Neighborhood fireworks bans proposed by councilman

EVERETT — Fresh memories of Fourth of July displays may still linger when the Snohomish County Council meets Tuesday to discuss a new law that would allow people to create neighborhood-by-neighborhood fireworks bans.

The idea, proposed by Councilman Hans Dunshee, would be modeled after the county’s no-shooting zones. Get a majority of people in an area to sign on, and you get a ban. Otherwise, the festivities can go on.

“I think there’s a healthy debate for neighbors to have with each other,” Dunshee said.

The discussion of the proposed ordinance is scheduled for 9:30 a.m. as part of the council’s operations committee.

Council members have long been caught between opposing fireworks lobbying efforts. Fire department brass have pushed regularly for a full ban in unincorporated areas, while the fireworks industry has fought further restrictions.

On June 29, the council voted to give the county fire marshal emergency powers to ban fireworks in the county’s unincorporated areas during periods of extreme drought. That measure passed 4-1 and is set to take effect next year.

Separately, Council Chairman Terry Ryan wants to put an advisory vote on the Nov. 8 ballot asking voters whether they support prohibiting fireworks in unincorporated areas. If they say “yes,” the council could enact a ban, as the cities of Marysville and Brier approved earlier this year. The Marysville and Brier bans start in 2017.

Dunshee thinks a more localized approach is the way to go.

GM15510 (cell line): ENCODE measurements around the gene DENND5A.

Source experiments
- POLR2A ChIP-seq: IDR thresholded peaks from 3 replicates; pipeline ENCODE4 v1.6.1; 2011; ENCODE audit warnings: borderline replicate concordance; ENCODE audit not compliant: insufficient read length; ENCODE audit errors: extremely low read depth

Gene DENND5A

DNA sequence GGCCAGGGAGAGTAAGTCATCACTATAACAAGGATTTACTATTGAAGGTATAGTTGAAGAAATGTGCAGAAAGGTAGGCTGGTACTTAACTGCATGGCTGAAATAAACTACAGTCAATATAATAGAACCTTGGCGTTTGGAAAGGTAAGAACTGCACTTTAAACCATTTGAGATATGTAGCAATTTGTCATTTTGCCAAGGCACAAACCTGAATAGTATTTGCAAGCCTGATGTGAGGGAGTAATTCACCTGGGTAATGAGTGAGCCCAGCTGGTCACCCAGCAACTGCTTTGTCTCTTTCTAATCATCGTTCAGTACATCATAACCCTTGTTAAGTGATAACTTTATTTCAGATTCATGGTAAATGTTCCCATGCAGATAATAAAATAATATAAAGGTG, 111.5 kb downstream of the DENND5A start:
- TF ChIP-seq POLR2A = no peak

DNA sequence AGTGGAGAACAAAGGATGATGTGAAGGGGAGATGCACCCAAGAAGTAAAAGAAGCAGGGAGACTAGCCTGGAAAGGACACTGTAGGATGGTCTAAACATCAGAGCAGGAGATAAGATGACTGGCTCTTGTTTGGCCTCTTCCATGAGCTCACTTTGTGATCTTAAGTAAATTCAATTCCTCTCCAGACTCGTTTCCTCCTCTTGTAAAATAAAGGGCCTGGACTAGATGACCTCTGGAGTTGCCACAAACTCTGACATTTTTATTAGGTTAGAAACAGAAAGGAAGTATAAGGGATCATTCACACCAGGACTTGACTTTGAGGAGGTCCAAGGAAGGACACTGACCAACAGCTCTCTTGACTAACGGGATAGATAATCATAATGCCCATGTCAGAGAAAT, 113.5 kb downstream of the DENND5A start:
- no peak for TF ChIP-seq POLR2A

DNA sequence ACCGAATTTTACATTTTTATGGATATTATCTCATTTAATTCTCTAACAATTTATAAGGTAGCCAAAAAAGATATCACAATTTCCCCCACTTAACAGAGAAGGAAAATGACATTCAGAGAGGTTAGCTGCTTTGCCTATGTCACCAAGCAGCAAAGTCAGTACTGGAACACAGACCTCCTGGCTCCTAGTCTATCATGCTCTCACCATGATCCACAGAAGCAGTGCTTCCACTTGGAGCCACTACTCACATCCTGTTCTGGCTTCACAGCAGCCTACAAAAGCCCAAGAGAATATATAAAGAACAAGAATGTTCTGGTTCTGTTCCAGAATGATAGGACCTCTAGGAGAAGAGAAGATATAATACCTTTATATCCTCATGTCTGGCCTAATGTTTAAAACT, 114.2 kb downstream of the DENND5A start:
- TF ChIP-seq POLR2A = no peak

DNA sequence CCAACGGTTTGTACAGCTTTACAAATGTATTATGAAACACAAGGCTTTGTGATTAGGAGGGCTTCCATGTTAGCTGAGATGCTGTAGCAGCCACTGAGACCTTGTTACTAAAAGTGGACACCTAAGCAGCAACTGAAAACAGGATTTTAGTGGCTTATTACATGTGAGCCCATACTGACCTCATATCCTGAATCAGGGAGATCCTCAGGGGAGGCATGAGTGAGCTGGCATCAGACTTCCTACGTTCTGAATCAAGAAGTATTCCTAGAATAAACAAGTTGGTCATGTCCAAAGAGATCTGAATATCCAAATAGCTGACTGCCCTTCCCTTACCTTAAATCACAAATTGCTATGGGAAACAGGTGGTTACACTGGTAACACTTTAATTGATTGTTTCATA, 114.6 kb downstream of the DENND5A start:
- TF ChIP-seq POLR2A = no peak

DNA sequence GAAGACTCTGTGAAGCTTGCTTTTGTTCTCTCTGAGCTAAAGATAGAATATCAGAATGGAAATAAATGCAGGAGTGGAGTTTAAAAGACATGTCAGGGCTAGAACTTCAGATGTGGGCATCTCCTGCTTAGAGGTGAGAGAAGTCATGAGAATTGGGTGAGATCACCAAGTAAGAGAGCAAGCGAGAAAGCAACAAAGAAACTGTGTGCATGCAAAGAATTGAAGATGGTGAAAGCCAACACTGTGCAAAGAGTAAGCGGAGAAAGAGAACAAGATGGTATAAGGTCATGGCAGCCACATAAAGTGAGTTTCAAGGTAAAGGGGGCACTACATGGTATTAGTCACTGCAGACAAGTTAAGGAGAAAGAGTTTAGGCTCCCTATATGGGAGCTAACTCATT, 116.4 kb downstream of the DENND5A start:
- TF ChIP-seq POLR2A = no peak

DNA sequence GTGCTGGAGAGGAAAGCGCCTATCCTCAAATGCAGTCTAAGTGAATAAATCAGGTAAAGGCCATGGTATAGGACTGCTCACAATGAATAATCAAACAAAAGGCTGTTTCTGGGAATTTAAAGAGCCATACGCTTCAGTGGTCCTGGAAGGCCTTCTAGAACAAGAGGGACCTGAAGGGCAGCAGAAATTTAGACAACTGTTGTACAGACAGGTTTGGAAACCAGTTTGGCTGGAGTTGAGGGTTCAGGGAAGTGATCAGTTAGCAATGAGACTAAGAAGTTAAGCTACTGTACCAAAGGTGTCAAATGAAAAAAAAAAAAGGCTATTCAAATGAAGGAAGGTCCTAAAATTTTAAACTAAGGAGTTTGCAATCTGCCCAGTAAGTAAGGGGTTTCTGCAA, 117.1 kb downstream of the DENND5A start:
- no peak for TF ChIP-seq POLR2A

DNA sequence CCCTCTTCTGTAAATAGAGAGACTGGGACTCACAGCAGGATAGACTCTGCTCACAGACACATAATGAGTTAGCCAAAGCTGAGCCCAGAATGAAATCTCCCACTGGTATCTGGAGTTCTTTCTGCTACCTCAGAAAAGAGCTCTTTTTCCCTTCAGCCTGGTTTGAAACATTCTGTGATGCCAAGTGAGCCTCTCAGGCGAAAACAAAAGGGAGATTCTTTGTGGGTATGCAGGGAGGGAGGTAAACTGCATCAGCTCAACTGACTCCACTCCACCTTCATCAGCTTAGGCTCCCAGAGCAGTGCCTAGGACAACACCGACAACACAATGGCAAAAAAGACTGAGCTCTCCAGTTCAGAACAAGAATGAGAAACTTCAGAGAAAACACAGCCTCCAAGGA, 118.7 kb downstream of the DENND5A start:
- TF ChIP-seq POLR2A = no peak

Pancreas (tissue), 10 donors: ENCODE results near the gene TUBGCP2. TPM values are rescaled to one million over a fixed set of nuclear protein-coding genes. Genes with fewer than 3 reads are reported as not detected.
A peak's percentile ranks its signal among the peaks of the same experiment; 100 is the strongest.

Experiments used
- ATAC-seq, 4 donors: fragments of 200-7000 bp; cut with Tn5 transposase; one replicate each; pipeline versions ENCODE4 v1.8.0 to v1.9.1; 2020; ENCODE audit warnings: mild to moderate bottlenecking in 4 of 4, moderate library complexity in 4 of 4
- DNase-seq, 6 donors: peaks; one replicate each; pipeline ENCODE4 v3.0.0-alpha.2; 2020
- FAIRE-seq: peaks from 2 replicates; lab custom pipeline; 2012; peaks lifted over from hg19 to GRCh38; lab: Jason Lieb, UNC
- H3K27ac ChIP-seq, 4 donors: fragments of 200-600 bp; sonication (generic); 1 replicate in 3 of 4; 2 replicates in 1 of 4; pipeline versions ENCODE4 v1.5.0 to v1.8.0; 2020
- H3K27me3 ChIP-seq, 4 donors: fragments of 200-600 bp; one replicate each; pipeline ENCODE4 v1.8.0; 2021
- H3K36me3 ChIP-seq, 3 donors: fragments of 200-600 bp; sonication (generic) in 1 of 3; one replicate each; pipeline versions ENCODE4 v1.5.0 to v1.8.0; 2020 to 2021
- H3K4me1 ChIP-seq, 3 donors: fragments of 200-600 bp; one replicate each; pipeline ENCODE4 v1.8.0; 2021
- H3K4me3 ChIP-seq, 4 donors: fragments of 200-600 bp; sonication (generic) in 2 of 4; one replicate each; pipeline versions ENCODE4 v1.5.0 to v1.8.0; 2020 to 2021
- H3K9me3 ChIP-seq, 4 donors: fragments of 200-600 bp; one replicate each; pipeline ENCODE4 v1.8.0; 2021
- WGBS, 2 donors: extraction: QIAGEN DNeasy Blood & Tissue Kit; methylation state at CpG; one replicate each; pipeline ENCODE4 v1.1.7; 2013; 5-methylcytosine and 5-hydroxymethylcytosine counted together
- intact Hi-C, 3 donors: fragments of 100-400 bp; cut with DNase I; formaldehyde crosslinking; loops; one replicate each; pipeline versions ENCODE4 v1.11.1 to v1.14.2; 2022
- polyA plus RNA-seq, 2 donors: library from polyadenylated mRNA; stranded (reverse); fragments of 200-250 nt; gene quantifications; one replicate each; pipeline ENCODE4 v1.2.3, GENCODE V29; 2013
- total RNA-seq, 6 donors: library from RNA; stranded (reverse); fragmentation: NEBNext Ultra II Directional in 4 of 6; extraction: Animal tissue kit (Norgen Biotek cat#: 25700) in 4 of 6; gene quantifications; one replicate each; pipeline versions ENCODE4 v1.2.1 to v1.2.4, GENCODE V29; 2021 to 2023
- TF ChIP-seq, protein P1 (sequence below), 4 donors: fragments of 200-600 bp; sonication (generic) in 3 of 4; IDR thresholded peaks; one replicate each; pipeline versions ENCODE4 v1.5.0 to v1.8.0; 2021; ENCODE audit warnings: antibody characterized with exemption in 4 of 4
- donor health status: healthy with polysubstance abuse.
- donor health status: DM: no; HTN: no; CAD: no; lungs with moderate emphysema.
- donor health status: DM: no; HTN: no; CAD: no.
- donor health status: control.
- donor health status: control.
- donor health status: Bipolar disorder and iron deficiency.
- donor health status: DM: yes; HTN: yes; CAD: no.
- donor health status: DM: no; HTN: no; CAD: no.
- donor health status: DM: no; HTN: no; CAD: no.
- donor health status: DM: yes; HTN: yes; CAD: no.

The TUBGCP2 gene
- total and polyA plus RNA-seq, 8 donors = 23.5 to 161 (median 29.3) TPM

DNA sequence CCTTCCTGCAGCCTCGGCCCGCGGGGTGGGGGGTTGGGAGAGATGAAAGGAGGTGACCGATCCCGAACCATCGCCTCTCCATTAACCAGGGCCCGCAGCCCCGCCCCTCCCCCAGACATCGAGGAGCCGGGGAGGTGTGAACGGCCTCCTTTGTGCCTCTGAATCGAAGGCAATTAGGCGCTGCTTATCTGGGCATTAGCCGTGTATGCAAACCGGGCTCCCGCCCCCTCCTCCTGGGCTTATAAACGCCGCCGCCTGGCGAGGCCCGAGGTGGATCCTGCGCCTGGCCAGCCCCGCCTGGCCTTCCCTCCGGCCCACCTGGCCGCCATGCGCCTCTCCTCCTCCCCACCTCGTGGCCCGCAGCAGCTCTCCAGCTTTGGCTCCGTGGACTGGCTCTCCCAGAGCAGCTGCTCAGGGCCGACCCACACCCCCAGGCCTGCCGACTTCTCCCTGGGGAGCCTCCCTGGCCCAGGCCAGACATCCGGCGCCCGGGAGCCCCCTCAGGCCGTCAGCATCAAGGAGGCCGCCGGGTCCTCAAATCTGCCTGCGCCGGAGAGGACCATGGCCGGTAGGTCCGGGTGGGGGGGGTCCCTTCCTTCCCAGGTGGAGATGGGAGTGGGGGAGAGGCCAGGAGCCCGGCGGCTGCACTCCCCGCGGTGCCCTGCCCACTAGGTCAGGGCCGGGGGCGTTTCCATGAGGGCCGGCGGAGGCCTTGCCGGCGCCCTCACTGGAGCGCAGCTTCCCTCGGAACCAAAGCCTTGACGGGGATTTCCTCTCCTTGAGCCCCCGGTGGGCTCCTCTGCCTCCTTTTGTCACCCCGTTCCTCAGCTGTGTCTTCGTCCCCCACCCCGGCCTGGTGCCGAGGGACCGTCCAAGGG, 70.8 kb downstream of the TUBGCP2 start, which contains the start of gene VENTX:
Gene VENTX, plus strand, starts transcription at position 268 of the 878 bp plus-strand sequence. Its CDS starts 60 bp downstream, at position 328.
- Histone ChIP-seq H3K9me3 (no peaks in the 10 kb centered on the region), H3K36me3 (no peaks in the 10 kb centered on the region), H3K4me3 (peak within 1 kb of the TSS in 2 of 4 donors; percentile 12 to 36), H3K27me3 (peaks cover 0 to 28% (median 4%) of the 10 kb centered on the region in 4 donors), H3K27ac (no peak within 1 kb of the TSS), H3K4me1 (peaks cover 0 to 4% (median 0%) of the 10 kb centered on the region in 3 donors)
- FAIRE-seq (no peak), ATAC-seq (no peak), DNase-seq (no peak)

“I’m inclined to not vote for a full county ban myself,” the Snohomish lawmaker said. “There are lots of people who like fireworks. There are neighborhoods where everybody joins in and everybody on the block loves it.”

The no-fireworks maps, in Dunshee’s vision, might resemble the county’s no-shooting zones. Places where gunfire is prohibited include areas bordering Tulalip, Arlington, Marysville, Lake Stevens, Snohomish and the unincorporated areas of southwest county.

Jerry Farley, a lobbyist for the Tacoma-based Consumer Fireworks Safety Association, has never come across similar proposals in other jurisdictions. To him, it seemed unfair to equate no-fireworks zones with no-shooting zones.

“Every gun, the bullet is going to carry a distance much greater than any firework is going to go,” Farley said.

He also wondered if council members would treat all fireworks the same, or would they differentiate between aerials and varieties that stay on the ground. Another concern is the potential for a regulatory patchwork, where one cul-de-sac allows fireworks and the next doesn’t.

“My anxiety is that it Balkanizes the county,” he said.

Snohomish County allows people to light off fireworks just one day per year, on July 4. In addition to newcomers Marysville and Brier, the cities of Edmonds, Everett, Gold Bar, Lynnwood, Mill Creek, Mountlake Terrace, Mukilteo and Woodway all ban fireworks.

Noah Haglund: 425-339-3465; Twitter: @NWhaglund.

Council fireworks discussion

The Snohomish County Council is scheduled to talk about a proposed ordinance that would allow people to petition for a fireworks ban for their neighborhoods. If passed, it would apply to unincorporated areas.

Time: 9:30 a.m. Tuesday

Place: Robert J. Drewel building, eighth floor, 3000 Rockefeller Ave., Everett.

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